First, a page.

Ask yourself: how would you survive in your home country if you had no proof of citizenship or even of your existence? How would your children grow up with minimal access to a school or even a hospital? What would you do if one day, after years of discrimination, your home village was attacked by gunmen? Your neighbors killed as their children looked on? Homes burned to the ground? If you're Rohingya, you grab your children, take what possessions you can carry, and you run for your life.
Three years ago this week, that is exactly what hundreds of thousands of traumatized Rohingya had to do.… Seguir leyendo »
Cox’s Bazar — In what is often described as the world’s largest refugee settlement, Rohingya refugees who have fled genocide in Myanmar are enduring one disaster after another.
On March 24, Bangladesh confirmed the first covid-19 case in the city of Cox’s Bazar. Since then, the government imposed a lockdown in the area, including for the camps where more than 1 million Rohingya refugees — myself included — are surviving. On May 14, Bangladesh reported the first two confirmed cases within the camps itself — a Rohingya refugee and a local Bangladeshi person.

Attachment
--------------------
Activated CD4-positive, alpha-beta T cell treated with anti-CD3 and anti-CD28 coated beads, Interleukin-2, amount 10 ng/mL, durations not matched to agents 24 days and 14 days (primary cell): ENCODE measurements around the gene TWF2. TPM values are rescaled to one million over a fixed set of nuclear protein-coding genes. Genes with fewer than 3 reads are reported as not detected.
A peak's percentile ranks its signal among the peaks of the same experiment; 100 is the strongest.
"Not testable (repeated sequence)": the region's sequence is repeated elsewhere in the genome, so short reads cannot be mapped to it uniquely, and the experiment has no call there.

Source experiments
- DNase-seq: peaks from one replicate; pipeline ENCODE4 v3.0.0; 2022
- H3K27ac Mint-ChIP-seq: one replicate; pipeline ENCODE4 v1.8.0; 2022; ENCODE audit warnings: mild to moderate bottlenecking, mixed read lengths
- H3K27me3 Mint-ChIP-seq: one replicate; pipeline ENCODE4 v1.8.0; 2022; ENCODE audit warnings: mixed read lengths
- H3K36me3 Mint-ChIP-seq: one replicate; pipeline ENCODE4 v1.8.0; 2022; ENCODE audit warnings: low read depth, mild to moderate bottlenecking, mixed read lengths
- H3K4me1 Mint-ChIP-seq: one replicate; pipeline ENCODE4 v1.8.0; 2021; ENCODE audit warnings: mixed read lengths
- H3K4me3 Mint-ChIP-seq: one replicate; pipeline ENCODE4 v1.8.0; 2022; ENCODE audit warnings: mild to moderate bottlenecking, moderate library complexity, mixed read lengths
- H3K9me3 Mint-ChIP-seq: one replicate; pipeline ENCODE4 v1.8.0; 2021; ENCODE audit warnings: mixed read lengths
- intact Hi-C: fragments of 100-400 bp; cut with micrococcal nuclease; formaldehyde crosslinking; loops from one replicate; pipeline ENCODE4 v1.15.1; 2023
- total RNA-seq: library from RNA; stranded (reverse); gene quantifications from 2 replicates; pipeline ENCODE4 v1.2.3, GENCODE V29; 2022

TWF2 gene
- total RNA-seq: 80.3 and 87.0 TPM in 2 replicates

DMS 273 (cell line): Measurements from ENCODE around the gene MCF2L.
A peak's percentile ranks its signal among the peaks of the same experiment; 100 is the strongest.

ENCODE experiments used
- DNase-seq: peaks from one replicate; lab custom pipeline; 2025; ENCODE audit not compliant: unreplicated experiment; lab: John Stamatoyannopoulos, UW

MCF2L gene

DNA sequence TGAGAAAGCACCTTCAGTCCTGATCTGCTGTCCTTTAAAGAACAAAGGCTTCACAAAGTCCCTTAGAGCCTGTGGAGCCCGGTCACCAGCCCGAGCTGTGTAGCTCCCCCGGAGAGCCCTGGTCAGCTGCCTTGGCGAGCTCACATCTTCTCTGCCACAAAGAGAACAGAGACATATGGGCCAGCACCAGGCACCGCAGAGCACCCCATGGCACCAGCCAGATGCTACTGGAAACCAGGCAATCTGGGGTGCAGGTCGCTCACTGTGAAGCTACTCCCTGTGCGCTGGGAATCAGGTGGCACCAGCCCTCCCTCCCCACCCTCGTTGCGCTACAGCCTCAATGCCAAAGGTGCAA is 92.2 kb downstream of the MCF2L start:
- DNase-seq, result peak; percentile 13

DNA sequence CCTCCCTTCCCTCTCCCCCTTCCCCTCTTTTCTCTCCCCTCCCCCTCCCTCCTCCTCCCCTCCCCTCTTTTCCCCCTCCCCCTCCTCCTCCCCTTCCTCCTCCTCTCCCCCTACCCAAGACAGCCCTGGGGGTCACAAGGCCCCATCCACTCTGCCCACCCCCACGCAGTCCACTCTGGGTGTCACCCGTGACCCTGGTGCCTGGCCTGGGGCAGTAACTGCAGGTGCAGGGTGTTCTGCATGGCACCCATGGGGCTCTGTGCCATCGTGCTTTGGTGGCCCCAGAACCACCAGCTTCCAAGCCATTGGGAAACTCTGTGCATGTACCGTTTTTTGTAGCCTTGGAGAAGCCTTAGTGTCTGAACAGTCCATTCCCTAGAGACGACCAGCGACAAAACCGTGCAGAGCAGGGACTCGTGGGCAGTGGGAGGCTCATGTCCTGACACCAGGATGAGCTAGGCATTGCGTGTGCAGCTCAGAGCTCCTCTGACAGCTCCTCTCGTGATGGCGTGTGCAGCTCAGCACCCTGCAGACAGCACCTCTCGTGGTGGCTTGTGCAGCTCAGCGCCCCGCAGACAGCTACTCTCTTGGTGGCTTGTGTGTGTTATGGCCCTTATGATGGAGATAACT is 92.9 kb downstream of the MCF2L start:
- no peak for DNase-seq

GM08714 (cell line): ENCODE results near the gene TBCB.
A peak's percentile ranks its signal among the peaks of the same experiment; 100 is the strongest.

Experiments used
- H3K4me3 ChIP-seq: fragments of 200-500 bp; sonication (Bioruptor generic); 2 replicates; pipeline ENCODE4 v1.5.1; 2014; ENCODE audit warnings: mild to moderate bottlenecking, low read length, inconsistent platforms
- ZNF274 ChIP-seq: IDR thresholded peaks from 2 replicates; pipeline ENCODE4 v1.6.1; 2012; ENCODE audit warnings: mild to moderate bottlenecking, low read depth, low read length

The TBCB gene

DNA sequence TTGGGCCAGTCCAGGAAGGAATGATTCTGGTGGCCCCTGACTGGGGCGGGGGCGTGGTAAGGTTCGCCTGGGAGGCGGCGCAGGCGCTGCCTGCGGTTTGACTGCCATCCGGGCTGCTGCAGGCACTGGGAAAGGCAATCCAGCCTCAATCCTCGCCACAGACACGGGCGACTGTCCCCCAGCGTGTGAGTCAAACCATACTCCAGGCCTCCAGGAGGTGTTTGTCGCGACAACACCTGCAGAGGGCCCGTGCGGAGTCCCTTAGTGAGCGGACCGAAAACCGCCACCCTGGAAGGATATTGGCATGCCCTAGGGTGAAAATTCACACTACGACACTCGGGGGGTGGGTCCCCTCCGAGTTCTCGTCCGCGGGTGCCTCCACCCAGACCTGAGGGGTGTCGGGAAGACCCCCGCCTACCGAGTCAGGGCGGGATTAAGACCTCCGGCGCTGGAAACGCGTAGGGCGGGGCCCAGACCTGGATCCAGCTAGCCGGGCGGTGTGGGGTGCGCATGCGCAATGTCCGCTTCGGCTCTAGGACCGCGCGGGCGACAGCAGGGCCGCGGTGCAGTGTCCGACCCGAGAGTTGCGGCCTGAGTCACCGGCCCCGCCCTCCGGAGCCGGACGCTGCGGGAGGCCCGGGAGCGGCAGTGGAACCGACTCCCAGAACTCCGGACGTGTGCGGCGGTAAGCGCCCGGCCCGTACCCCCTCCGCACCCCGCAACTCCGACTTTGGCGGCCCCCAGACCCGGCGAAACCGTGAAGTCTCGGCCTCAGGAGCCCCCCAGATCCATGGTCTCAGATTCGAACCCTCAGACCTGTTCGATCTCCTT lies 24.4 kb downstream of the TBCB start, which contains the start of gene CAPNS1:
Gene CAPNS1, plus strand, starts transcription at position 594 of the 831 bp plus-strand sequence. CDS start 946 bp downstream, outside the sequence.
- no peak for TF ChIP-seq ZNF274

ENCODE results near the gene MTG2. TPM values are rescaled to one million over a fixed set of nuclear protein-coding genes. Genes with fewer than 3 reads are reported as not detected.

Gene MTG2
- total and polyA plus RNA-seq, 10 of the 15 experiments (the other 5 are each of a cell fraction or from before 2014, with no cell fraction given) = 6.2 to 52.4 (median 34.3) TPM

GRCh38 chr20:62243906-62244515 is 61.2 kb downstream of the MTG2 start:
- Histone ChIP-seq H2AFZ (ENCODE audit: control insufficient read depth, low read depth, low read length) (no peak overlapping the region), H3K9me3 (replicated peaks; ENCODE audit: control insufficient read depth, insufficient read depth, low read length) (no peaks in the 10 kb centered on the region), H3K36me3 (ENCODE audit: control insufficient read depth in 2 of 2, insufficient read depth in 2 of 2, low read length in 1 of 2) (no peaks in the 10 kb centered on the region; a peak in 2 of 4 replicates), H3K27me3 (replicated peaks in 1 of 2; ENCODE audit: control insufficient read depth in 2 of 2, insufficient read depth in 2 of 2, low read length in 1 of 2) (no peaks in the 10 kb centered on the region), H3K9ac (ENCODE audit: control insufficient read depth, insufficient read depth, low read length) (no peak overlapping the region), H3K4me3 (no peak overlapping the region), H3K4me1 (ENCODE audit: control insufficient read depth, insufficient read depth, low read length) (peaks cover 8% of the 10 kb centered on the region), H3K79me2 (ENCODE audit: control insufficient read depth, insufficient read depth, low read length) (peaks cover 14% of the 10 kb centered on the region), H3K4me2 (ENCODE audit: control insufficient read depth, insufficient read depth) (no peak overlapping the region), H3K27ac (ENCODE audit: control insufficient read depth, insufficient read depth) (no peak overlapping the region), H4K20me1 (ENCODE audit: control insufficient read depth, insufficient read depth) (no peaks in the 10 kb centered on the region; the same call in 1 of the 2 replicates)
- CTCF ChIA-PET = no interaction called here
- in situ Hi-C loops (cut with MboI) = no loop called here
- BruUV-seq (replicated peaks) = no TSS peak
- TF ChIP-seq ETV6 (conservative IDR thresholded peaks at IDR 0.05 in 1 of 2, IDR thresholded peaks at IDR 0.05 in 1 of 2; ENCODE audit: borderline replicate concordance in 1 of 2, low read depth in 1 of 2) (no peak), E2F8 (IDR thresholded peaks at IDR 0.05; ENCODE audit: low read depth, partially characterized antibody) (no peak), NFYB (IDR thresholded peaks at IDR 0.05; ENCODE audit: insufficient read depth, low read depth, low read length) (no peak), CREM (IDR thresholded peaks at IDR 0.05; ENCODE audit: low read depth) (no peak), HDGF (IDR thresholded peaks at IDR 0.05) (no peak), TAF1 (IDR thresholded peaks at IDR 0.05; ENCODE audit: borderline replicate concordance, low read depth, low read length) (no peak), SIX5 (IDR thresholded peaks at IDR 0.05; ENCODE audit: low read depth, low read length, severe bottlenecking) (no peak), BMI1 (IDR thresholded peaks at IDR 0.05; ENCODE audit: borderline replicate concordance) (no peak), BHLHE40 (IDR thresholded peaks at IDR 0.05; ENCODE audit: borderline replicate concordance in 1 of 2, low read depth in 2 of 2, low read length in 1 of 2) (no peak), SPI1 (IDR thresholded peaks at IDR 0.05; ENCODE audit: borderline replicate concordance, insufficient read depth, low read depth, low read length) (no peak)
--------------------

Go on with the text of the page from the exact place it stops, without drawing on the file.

The nightmare of what we and the world have feared for months had finally arrived at our doorsteps — and it couldn’t have come at a worse time.… Seguir leyendo »
The coronavirus has unleashed so many problems around the world that it’s almost impossible to keep track of them all. Even so, it’s worth taking a moment to consider the situation facing one of the planet’s most vulnerable groups. They’ve been persecuted, maligned and terrorized — and now they’re preparing to confront the virus with minimal protection.
In the summer and fall of 2017, the Myanmar military launched a campaign of terror against the ethnic group known as the Rohingya, driving some 700,000 of them across the border into neighboring Bangladesh. Myanmar’s predominantly Buddhist ruling elite has long discriminated against the Muslim Rohingya, treating them as a nefarious alien presence in the country’s midst even though most have lived there for generations.… Seguir leyendo »
Late last month, some 200,000 Rohingya living in refugee camps in southeastern Bangladesh gathered to mark the anniversary of the brutal crackdown by the Myanmar military that drove more than 700,000 people to flee western Myanmar in August 2017. Citing security concerns, the Bangladeshi government promptly banned phone companies from providing mobile services to the refugees living in the camps of Cox’s Bazar — one million or so. The authorities have become increasingly worried about an uptick in crime in and around the camps, an increase in drug smuggling from Myanmar and the potential influence of foreign jihadists among the Rohingya.… Seguir leyendo »
Bangladesh is once again calling for the establishment of "safe zones" for the Rohingya in Myanmar so that it can begin resettling some of the 1 million or so refugees in its care around the district of Cox's Bazar . This is not the first time the government in Dhaka has pushed for this. Prime Minister Sheikh Hasina pressed Myanmar on the issue before the United Nations General Assembly in September 2017.